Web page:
Day Thirty-Six: "Living With A Hernia" from Polka Party!
Well, folks, with “Living With A Hernia” and Polka Party! we officially move from the “mid-1980s renaissance” period of Al’s career onto the “bleak professional nadir” phase. And I gotta admit, kiddies, things get a little ugly here.
For Al during these bleak days, it was strictly the penthouse or the gutter. He’d begin each day in a penthouse and, through a series of bad decisions, many related to his peyote addiction, sink down to the gutter, only to return to the penthouse the following morning. Things got so bad, and Al got so confused, that he insisted that his penthouse be redone to look and feel like a gutter, and had the gutter remade to look and feel like his penthouse.
Then there were the many days Al woke up in his own sick, in bed next to a stranger in a one-horse town he didn’t recognize. These were the dark days, when a show wasn’t complete unless Al had fist fought at least one of the angry, speed-addled young punks who came to his concerts looking for trouble, fights, and cheap thrills.
Nah, that was pretty much every other rock musician’s bleak nadir. Al’s bleak nadir wasn’t particularly bleak, nor was it much of a nadir. Al has certainly had his ups and downs, but as evidenced by 1986’s Polka Party!, his first real flop, his lows aren’t very low while his highs are very high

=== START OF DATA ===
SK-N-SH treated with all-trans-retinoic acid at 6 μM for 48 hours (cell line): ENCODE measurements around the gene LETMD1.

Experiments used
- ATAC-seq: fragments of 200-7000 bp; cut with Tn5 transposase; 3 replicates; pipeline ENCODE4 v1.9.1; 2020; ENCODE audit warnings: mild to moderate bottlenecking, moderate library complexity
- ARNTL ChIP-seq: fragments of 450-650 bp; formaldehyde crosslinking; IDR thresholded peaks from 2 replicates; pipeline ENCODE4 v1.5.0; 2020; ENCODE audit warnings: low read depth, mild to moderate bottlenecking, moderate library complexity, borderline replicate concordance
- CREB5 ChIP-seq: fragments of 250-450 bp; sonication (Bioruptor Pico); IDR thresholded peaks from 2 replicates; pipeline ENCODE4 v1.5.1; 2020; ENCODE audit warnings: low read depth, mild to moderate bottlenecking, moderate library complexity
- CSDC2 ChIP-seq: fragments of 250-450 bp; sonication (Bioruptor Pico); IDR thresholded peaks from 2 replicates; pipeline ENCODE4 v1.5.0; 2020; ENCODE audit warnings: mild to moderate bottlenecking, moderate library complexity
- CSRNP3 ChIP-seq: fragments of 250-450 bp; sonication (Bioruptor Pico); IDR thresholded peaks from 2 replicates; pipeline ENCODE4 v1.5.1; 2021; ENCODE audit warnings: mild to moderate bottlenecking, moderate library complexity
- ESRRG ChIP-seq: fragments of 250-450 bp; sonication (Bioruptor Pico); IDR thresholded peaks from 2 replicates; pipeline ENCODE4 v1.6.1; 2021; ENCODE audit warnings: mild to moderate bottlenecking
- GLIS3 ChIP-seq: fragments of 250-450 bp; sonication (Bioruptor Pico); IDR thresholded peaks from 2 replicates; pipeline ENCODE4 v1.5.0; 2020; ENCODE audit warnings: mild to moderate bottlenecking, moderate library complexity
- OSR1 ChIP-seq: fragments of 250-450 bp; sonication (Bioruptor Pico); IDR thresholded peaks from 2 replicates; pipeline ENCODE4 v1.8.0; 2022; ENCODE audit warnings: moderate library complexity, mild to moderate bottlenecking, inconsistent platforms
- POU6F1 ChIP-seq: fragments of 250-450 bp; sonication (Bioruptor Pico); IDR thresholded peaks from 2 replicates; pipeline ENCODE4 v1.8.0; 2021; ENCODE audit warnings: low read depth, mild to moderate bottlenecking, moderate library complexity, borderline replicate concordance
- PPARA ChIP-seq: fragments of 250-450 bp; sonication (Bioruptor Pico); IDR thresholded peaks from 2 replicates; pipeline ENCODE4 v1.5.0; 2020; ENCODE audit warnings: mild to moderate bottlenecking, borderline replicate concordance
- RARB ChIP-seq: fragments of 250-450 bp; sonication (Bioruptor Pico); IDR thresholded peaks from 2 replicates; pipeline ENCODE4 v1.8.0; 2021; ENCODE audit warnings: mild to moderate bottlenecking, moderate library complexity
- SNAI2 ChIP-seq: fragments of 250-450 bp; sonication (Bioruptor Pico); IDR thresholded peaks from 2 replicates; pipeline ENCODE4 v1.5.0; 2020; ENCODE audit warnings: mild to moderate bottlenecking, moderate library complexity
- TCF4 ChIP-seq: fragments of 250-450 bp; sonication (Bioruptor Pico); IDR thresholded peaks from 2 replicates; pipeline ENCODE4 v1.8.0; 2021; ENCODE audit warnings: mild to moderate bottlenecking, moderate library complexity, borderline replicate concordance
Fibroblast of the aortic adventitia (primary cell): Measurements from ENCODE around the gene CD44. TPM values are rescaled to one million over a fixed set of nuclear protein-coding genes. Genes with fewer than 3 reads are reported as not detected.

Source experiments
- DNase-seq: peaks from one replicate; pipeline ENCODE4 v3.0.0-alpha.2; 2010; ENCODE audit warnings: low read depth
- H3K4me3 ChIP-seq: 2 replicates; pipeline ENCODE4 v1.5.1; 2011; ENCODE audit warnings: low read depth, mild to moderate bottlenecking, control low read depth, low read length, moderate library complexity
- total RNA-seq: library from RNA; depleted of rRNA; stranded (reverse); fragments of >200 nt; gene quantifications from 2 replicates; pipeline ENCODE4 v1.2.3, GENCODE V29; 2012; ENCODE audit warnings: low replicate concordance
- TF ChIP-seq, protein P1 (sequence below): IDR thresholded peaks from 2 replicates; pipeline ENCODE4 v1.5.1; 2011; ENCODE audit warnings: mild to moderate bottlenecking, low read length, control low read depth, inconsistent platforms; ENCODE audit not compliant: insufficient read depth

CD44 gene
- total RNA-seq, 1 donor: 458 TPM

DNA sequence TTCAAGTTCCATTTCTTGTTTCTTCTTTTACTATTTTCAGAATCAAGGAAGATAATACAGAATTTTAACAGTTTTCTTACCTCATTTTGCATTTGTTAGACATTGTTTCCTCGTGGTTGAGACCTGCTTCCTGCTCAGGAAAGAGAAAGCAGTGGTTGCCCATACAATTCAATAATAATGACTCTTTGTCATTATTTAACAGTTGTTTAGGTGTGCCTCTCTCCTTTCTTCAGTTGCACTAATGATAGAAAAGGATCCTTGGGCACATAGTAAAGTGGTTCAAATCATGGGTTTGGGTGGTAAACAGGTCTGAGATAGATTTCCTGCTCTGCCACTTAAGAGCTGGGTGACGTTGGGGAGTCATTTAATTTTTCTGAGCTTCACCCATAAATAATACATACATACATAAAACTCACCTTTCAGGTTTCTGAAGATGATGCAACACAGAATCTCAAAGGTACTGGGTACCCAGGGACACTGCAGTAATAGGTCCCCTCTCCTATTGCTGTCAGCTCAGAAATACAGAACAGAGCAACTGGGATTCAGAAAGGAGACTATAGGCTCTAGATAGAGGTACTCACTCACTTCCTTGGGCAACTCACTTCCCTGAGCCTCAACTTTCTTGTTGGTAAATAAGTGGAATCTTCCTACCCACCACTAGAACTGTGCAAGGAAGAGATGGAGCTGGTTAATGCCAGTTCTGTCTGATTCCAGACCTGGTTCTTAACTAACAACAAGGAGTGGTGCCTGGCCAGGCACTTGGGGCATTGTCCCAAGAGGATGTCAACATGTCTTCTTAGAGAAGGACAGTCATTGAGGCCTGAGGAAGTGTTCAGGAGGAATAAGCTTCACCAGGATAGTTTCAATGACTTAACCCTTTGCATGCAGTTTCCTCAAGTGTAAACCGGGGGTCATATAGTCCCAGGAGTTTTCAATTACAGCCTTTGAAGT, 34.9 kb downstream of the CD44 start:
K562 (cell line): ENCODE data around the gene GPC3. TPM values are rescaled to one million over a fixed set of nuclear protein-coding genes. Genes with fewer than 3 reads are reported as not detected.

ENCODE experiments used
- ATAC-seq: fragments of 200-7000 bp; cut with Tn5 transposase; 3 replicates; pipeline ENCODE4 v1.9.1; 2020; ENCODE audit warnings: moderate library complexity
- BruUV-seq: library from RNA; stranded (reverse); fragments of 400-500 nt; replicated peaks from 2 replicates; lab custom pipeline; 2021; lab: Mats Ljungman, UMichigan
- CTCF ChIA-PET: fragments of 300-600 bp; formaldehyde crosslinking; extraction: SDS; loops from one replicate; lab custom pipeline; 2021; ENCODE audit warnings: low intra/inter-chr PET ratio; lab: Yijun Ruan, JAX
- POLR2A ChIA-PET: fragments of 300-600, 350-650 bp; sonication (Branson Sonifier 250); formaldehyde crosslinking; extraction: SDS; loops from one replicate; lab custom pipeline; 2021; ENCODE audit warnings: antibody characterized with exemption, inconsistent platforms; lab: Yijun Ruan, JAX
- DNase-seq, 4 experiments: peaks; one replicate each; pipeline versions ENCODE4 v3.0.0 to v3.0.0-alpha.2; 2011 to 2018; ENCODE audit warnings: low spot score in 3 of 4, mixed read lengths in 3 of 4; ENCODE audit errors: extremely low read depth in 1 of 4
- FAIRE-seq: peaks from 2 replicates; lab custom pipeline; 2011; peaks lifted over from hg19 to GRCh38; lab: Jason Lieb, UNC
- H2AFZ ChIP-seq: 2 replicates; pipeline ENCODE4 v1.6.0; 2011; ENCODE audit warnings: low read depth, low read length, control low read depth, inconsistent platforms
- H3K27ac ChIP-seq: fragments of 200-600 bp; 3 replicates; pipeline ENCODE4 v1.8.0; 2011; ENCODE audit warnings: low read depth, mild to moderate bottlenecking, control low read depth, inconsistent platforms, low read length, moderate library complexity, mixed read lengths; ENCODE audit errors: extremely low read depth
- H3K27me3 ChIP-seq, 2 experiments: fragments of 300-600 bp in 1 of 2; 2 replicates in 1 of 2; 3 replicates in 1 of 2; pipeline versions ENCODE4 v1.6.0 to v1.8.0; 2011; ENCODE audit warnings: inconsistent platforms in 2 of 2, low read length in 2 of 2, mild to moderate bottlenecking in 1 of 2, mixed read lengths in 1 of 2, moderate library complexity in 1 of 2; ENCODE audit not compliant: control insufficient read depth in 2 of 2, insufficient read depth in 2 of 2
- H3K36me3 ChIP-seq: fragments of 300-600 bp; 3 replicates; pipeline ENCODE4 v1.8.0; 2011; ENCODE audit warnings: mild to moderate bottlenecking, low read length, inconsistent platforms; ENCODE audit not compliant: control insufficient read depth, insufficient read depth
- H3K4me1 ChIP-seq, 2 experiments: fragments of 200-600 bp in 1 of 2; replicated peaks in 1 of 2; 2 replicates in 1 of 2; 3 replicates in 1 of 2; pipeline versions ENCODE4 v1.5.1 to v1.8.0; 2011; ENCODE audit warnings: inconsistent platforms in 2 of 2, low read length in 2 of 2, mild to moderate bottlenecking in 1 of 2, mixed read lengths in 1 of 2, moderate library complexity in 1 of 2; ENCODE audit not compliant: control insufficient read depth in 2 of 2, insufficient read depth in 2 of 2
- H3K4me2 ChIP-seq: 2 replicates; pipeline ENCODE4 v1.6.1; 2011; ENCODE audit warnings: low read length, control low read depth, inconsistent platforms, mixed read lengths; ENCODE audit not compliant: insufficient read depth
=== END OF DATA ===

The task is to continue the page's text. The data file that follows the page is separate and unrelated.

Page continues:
It’s hard to overstate the importance of the lead-off parody on Al’s first four albums. “Ricky” from “Weird Al” Yankovic, “Eat It” from In 3-D and “Like A Surgeon” from Dare To Be Stupid established the tone for the rest of the album and gave the unlikely hit-maker a hit single and video riffing on one of the biggest and most iconic hits of the era.
“Living With A Hernia” was supposed to do the same and while Al filmed a nifty video parodying Brown’s video the public simply wasn’t ready for another surgery-themed spoof so soon after “Like A Surgeon”, nor were they necessarily prepared for another parody of a Rocky theme song after “Theme From Rocky VIII (The Rye or The Kaiser).” And that’s too bad, because “Living With A Hernia” is weird and wonderful and almost punk rock in its sneering disregard for the demands of the market.
James Brown’s music is very visceral and physical. The great ones often make it seem effortless, but exuding a tremendous amount of effort was central to James Brown’s aesthetic. He was the hardest-working man in show-business, and you always saw him sweat. Beyond that, there was something intensely physical about his delivery that worked in tandem with the sweaty intensity of his dancing.
Part of that physicality lie in Brown’s aggressive, in-your-facesexuality. Those grunts and groans and sub-verbal exhortations sure sounded sexual but they also spoke to how hard he worked, and how hard he pushed himself in everything that he did.
So part of the joke in “Living With A Hernia” lies in replacing the grunting, visceral delivery of a dancing sex machine who is grunting and groaning and shouting because he feels good, and sexual (the two tend to go hand in hand in funk) with the grunting and groaning and shouting of a quintessential egghead like Al, who is physical because he’s suffering from the painful titular medical condition. This affords Al an opportunity to return to the tried-and-true “doctor joke” well that served him so well in “Like A Surgeon.”